SAVANNAH, Georgia — Contrary to his gentle voice and friendly manner, Lavar Munroe’s first U.S. museum exhibition, Journey Elsewhere: Musings from a Boundless Zoo, is filled with grotesque half-animal, half-human figures wielding hostile gloves and knives like predators. Currently on display at the SCAD Museum and the Gutstein Gallery in Savannah, Georgia, the Washington, DC–based artist’s paintings, sculpture, and installation explore the politics of power, subjugation, and othering. Munroe’s personal version of the contemporary zoo was inspired by his interest as an undergraduate in the “human zoos” that exhibited Native Americans and Africans through the 1950s, as well as his memories of death and violence while growing up in the Bahamas.
Formed from a fusion of cartoon characters, comic book figures, and found materials, “Pinocchio’s Half Sister” (2014), which was commissioned for the 2015 Venice Biennale, features a creature that is neither man nor woman, human nor beast, hunter nor hunted. Poised in no-man’s-land, this peculiar sword-bearing freakish form with an extended arm and victory thumb ridicules the notion of being a spectacle while being one itself. Munroe’s subjects — fitted with a bright yellow decorated glove, patched jeans, scraps of cartoon figures from found fabric, Disney Band-Aids, beads and silk threads used as curtains in the Caribbean, a festive Mickey Mouse hat, and Pinocchio’s large bulbous nose — personify the odd, ostracized other by calling attention to themselves.
The irony of the rejected other is taken to an even starker level in “To Protect and Serve” (2012). Here a large black male amputee with four severed limbs is merged with a ferocious pit bull. Fierce-looking and disturbed, Munroe’s helpless, mythicized “evil black man” becomes the paradoxical antihero. The figure’s existence is given credence and his image is augmented by the artist’s highly tactile anti-aesthetic mode of using cardboard often collected by the homeless, black garbage bags used to wrap forsaken dead bodies in the Bahamas, yellow “caution” tape, rope, spray paint, and cut canvas to form the backdrop and adorn the figure. By consecrating the long-subjugated black man with discarded materials, as he does with his amorphous, taloned figure attacked by wild dogs in “Boy Predator, Boy Prey” (2012), Munroe both amplifies and lampoons the contentiousness of black male identity.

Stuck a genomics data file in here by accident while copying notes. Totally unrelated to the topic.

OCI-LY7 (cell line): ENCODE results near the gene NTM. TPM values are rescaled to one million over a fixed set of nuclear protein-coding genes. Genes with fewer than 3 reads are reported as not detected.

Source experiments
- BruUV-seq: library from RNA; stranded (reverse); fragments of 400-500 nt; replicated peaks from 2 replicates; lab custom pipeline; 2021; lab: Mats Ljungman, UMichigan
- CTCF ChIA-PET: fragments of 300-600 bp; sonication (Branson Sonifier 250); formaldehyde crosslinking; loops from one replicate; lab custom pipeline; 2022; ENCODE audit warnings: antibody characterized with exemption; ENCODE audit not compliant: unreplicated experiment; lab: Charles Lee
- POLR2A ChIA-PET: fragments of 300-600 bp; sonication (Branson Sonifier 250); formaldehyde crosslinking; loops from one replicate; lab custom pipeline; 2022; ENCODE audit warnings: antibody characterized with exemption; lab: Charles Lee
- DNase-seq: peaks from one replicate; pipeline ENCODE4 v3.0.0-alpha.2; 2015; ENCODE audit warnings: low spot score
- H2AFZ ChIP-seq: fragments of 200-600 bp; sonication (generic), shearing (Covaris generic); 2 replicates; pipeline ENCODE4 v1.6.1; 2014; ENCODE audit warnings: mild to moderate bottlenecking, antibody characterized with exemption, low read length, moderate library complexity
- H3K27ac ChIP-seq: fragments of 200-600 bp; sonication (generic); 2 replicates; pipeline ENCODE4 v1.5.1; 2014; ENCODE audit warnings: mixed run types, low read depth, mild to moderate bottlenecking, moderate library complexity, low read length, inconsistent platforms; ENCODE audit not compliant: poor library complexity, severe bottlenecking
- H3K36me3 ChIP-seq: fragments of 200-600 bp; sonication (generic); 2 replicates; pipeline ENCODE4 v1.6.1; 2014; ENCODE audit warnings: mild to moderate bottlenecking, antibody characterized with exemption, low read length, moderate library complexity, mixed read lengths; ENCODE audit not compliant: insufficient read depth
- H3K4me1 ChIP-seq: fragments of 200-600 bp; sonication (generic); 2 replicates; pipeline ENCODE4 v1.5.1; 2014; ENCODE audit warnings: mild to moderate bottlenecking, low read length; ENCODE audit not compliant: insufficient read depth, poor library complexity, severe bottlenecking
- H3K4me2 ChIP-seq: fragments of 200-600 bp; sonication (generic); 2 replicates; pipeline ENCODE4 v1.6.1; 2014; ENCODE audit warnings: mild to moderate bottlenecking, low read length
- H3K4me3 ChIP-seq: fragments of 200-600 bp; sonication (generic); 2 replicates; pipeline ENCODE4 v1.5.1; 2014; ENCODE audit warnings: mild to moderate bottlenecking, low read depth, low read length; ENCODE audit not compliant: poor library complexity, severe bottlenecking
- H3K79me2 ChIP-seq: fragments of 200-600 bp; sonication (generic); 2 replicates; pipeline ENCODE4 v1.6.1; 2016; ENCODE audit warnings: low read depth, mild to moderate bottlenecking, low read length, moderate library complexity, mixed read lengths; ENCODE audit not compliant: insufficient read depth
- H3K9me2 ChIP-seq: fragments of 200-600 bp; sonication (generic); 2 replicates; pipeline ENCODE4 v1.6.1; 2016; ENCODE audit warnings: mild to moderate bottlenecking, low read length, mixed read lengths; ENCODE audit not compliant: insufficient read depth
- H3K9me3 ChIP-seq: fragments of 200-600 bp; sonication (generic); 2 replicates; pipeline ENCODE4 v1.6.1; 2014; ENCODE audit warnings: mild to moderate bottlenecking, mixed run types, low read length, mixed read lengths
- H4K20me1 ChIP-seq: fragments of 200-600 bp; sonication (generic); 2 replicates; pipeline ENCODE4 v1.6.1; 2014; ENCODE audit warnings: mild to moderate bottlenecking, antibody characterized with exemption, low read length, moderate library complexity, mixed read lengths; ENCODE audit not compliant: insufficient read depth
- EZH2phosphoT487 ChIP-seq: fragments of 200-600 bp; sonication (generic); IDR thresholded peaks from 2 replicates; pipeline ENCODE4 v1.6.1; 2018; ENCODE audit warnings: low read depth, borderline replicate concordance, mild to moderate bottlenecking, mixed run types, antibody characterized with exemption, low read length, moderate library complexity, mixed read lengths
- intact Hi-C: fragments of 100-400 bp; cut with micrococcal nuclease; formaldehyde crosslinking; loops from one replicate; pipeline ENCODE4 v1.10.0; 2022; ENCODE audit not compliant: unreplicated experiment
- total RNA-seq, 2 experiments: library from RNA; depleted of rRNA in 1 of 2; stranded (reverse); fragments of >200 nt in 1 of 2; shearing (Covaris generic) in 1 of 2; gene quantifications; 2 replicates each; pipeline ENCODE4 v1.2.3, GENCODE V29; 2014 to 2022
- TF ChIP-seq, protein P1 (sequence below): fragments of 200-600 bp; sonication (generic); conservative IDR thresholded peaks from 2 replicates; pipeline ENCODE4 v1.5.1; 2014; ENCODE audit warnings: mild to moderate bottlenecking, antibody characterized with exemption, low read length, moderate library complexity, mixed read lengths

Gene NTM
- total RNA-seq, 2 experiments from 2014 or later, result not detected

The brightly colored paintings at the Gutstein gallery pay homage to Munroe’s father, who ran a power sailing business and who died of cancer in the Bahamas in 2015. In “Never Again Human: An Empty Bliss Beyond This World” (2016), large macabre figures with oversized reptilian heads, skeletal bodies, and drooping breasts hold blue medical masks and gloves. Alluding to the pariah-like treatment of his father by the doctors and nurses at the hospital, the ominous blue gloves become highly potent symbols of power and medical foul play. Sinister and netherworldly, the ghoulish characters that take shape in a series of notebooks referred to as the “Cabinet of Curiosity” take on the role of the subjugators who humiliate and dispossess the powerless. But Munroe’s technique of cutting away the canvas and literally suspending his cast of characters without legs and a solid base deprives them of the force of their authority. By parodying the medical personnel with party hats and red headbands, Munroe repeatedly overturns the politics of power in these paintings.
Inspired by Joseph Campbell’s book The Hero with a Thousand Faces, in which a man ventures into a supernatural region and returns victorious after combating mysterious forces, Munroe’s heroes in “Days and Nights in the Wilderness” (2015) and “Institution of Captivity” (2015) are subjected to the predator’s world. Though not as strong as some of the earlier works where the mash-up of found materials and nebulous shapes convey a strong sense of brutality, these signature cut canvases and strings attaching various pieces still point to swaths of life that are literally severed from the underdog in a bigoted world.
Munroe’s sculptures “Bushman #1,” “Bushman #2,” and “Tale of Twin Gods” convey the raw energy of a superhero. Festooned with colorful beads and fabric, these gods with bulging eyes, animal heads, and limbs constructed from cardboard and found wood come alive in the gallery. Their posture and mien seem to combat the terror of violence and abasement in the contemporary human zoo, providing hope to the onlookers. From looking at the large parachute hung in memory of his father, it seems that Munroe’s heroes will eventually fly high, untethered by the restrictions of society, ultimately journeying elsewhere through a free and boundless world.